By acting together, the European Union can optimise its response to the energy crisis in all scenarios but each country will have to make concessions.
The EU lacks the coordination structure and transparent data necessary to most effectively navigate an embargo on Russian oil.
The idea of confiscating the Bank of Russia’s frozen reserves is attractive to some, but at this stage in the Ukraine conflict confiscation would be counterproductive and likely illegal.
Even at this late hour, the European Union should consider taking a different path.
A tariff on imports of Russian fossil fuels would allow Europe to hit Russia's energy sector without great suffering.
Letter published in Science.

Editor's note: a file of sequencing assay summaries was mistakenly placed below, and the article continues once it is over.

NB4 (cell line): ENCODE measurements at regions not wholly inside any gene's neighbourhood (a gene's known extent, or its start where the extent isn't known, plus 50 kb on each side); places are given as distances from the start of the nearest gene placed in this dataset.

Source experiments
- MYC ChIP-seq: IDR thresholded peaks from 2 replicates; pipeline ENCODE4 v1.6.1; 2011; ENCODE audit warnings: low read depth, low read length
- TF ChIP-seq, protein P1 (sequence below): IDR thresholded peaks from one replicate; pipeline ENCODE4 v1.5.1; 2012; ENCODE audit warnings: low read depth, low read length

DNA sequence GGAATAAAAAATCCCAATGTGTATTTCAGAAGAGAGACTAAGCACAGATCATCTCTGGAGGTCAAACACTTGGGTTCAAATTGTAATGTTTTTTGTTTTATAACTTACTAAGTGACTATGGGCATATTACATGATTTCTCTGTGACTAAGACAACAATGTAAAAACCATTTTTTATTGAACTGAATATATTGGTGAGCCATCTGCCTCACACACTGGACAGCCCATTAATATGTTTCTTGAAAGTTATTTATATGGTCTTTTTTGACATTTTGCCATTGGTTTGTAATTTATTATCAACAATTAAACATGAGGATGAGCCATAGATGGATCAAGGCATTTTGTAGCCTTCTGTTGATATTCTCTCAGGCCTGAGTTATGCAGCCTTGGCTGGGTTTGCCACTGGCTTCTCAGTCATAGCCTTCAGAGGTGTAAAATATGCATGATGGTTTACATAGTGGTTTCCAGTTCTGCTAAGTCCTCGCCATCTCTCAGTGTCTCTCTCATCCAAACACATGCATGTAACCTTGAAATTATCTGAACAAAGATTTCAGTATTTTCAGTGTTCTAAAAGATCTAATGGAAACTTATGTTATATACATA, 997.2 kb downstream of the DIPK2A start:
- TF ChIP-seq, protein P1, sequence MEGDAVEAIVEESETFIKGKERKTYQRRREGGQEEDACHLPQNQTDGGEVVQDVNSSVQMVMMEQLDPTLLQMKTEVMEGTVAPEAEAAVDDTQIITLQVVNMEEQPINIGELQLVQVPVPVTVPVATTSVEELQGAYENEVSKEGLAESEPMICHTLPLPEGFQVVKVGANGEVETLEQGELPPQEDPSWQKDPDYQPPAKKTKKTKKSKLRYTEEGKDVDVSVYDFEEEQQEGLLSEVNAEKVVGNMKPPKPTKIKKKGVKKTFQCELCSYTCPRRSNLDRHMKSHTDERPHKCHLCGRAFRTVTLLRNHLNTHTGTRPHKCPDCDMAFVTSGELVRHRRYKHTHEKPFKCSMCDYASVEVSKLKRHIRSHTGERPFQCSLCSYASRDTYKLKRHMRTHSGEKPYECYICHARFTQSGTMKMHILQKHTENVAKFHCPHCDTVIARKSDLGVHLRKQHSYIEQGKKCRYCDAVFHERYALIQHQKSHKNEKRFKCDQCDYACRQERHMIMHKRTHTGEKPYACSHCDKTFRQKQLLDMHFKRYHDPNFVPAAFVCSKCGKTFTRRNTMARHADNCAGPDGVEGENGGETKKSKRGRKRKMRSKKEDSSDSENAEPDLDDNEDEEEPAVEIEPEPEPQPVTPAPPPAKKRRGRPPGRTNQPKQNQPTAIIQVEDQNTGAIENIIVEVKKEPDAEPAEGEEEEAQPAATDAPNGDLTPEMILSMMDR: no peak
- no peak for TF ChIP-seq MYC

A punitive tariff on all energy imports from Russia would be a better choice than a gradually phased-in embargo on selected fuels.
The 2 May meeting of EU energy ministers should deliver strong and common EU action. Failing to do so would undermine Europe’s unity, energy security and foreign policy.
As energy security risks increase, European governments must stop subsidising oil and gas, and ask people to consume less.
Policymakers must think coherently about the joint implications of their actions, from sanctions on Russia to subsidies and transfers to their own citizens, and avoid taking measures that contradict each other. This is what we try to do in this Policy Contribution, focusing on the macroeconomic aspects of relevance for Europe.
The most efficient way for Europe to sanction Russian energy would not be an embargo, but the introduction of an import tariff that can be used flexibly to control the degree of economic pressure on Russia.
The war in Ukraine has brought an end to a 60-year period in which Europe has enjoyed a peace dividend, an amount released by reducing defence expenditure to be invested in beneficial economic activities.